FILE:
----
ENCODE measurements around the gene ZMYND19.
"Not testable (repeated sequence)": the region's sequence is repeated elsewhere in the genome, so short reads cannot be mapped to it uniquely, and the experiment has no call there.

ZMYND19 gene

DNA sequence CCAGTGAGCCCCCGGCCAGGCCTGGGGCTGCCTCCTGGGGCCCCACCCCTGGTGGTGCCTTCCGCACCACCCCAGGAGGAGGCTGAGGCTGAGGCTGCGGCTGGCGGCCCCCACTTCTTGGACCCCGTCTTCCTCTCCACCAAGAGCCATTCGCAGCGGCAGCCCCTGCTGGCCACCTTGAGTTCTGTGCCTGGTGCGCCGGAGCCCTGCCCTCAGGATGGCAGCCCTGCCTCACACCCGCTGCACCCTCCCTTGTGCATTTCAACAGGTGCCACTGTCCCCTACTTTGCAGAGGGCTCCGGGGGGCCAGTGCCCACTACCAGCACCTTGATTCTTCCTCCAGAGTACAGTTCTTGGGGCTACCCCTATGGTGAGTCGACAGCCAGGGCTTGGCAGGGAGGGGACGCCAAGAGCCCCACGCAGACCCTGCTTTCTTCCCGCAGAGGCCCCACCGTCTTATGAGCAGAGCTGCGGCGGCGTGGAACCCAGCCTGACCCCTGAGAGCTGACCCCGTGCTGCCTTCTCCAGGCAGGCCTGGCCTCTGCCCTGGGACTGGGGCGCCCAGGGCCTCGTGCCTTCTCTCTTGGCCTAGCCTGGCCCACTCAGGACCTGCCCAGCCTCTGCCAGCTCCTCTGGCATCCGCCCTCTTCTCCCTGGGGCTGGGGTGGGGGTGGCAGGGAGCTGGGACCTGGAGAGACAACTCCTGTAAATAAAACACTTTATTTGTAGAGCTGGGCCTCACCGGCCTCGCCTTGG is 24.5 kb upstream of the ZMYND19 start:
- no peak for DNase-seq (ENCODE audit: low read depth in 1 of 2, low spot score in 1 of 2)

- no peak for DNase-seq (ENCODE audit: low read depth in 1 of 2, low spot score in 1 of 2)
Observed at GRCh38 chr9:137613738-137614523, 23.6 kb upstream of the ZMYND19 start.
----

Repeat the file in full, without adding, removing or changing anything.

ENCODE measurements around the gene ZMYND19.
"Not testable (repeated sequence)": the region's sequence is repeated elsewhere in the genome, so short reads cannot be mapped to it uniquely, and the experiment has no call there.

ZMYND19 gene

DNA sequence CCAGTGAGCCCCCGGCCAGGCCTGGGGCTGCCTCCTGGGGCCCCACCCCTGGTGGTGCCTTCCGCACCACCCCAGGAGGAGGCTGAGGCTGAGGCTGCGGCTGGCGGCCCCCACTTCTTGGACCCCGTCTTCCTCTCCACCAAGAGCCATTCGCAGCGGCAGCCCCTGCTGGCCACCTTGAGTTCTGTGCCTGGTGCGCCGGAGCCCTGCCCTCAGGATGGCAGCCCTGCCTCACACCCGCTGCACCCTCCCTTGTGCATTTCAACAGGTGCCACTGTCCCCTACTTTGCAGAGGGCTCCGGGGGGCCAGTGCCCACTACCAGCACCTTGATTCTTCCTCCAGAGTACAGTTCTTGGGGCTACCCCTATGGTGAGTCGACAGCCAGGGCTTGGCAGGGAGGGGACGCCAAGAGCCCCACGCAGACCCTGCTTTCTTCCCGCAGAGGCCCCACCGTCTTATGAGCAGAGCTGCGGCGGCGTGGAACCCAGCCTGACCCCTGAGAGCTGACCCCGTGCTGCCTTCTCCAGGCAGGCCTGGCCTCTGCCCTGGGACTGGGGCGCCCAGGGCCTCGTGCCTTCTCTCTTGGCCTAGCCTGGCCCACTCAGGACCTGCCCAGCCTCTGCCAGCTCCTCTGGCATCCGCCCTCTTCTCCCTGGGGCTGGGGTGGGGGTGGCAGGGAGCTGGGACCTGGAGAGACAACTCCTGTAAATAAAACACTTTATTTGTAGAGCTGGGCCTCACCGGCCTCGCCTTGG is 24.5 kb upstream of the ZMYND19 start:
- no peak for DNase-seq (ENCODE audit: low read depth in 1 of 2, low spot score in 1 of 2)

- no peak for DNase-seq (ENCODE audit: low read depth in 1 of 2, low spot score in 1 of 2)
Observed at GRCh38 chr9:137613738-137614523, 23.6 kb upstream of the ZMYND19 start.